Why Were Mortgages Invented?

  • October 06, 2014

Mortgages have been around as long as houses, right? After all, who could possibly pay cash for something as expensive as a home? Get ready for a surprise: mortgages in America have been available only since the late 19th century. Before then, people who needed a loan to buy a home could rarely get the money from banks, because you had to have a substantial amount of cash up front. If you had that much cash already, who needed a loan in the first place?
But this is America—and when American business sees a consumer need—it figures out a way to satisfy it. So the idea of the ‘mortgage broker’ was born, to create a new source of financing for homebuyers. That idea quickly gained momentum, as Americans began to move westward and the need for more and more real estate financing soared.
Fast-forward to today, and mortgages are the key to making home ownership possible for millions of American families. Along the way, mortgages have continued to evolve to offer more options and provide greater security for both the borrower and lender. Let’s take a closer look at this evolution—and what it means to homeowners today.
The heart of The New Deal
It’s the 1930s and the height of the Great Depression. Tens of thousands of people were losing their homes to foreclosure. To slow the trend President Franklin Roosevelt introduced the New Deal, and the opportunity for home ownership in America changed forever. The Federal Housing Administration (FHA) was created to help mortgage lenders manage risk more effectively. Suddenly, lenders were able to give more people the mortgage financing they needed to confidently become homeowners.
What opened the door for so many people? The FHA created a new type of mortgage, and the timing couldn’t have be better. Back then, only four in 10 families owned their own homes—and with good reason. Mortgages were only available for half of a property’s market value (making the down payment 50%!), the loan term was usually spread over just three to five years and ended with a substantial balloon payment. No wonder so few people could afford a home.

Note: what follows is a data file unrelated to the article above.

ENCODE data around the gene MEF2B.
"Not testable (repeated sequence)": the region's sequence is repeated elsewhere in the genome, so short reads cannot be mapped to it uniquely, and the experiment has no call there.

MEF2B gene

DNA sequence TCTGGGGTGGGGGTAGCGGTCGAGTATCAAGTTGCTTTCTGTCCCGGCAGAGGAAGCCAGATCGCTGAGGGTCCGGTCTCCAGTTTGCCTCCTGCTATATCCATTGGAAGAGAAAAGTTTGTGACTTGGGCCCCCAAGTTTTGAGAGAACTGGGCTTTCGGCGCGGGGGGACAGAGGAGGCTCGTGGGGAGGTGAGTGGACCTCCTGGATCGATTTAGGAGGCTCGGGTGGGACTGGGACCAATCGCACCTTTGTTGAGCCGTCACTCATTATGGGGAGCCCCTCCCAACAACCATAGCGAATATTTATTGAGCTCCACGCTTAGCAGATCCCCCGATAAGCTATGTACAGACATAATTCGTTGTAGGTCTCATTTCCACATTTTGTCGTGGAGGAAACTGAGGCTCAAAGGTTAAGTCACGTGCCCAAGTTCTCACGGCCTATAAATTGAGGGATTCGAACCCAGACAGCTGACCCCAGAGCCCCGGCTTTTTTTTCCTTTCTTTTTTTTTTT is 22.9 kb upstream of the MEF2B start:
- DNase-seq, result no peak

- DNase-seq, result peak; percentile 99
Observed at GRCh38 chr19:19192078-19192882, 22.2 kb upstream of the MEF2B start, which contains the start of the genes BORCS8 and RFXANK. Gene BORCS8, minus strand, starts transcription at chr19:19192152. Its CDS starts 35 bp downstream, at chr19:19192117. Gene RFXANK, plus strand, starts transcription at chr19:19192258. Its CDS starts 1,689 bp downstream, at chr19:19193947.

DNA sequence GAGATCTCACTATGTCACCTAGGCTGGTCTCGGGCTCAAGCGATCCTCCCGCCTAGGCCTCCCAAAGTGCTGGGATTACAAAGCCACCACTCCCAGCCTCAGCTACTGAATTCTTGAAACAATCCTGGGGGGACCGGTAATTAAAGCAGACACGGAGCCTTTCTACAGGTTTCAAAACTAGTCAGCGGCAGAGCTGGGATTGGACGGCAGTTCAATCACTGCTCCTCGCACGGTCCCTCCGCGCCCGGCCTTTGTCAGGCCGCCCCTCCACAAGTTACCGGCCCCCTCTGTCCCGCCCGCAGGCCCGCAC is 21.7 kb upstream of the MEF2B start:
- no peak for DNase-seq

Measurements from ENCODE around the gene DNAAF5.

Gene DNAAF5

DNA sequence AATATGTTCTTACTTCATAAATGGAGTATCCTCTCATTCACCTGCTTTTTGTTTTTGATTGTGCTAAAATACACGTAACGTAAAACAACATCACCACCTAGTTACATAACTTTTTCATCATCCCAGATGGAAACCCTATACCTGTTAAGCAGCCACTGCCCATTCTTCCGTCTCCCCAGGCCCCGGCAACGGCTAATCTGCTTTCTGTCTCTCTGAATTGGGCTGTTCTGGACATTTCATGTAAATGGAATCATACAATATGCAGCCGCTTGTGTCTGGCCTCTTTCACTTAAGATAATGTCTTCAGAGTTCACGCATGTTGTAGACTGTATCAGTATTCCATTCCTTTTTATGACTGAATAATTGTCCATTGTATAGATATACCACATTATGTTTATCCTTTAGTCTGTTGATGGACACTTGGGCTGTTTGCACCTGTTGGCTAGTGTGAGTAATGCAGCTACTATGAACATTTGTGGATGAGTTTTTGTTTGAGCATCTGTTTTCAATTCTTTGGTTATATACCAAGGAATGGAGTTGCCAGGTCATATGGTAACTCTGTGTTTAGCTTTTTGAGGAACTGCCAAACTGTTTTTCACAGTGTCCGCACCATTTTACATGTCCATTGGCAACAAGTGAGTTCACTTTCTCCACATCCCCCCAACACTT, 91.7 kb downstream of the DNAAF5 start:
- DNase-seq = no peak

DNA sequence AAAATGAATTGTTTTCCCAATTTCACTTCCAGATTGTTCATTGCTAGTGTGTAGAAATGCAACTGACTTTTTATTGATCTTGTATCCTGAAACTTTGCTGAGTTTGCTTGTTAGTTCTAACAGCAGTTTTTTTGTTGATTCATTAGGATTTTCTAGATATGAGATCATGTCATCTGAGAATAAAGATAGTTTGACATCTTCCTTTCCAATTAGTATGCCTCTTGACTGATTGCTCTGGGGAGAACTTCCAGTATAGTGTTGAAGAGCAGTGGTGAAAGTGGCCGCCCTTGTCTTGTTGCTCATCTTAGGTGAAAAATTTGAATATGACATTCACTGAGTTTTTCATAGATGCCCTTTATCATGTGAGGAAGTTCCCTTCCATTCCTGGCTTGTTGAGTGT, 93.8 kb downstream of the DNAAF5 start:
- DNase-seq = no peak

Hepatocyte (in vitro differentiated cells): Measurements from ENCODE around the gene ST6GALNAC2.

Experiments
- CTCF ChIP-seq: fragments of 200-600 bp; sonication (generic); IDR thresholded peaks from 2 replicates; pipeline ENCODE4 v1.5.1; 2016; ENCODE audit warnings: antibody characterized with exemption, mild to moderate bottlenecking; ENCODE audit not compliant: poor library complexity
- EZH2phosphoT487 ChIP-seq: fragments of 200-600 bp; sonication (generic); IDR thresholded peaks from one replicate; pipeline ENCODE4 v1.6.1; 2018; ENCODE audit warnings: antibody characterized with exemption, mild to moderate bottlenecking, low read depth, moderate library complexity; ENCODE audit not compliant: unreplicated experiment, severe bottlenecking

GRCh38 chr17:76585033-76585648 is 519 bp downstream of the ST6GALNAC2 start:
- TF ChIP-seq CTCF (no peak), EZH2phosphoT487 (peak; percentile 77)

The FHA’s new mortgage was revolutionary, lowering down payment requirements and extending the repayment period significantly. Today, homebuyers can put just a few percent down and take as long as 30 years to repay. The FHA also established another precedent: lending money based on a homebuyer’s ability to repay—versus simply knowing the buyer personally.
The FHA’s vision set the tone for the entire mortgage industry, which quickly embraced the opportunity to serve more customers and expand home ownership.
Revving the engine of opportunity
Once lenders were empowered to offer more mortgages with more favorable terms, the next challenge was just as daunting: where would all the money come from to meet the growing demand? More and more people wanted their own share of the American Dream. How would lenders satisfy the need?
Once again the federal government stepped in with a visionary idea, establishing the Federal National Mortgage Association. You may know it as Fannie Mae, the organization that buys FHA-insured loans to ensure a steady stream of new money for mortgage lenders to offer homebuyers.
While the mortgage industry has had its challenges in recent years, today it stands ready to help buyers prepared for the responsibility of home ownership. At CMG Financial, nothing makes us prouder that providing the right loan, to the right family, at the right time.

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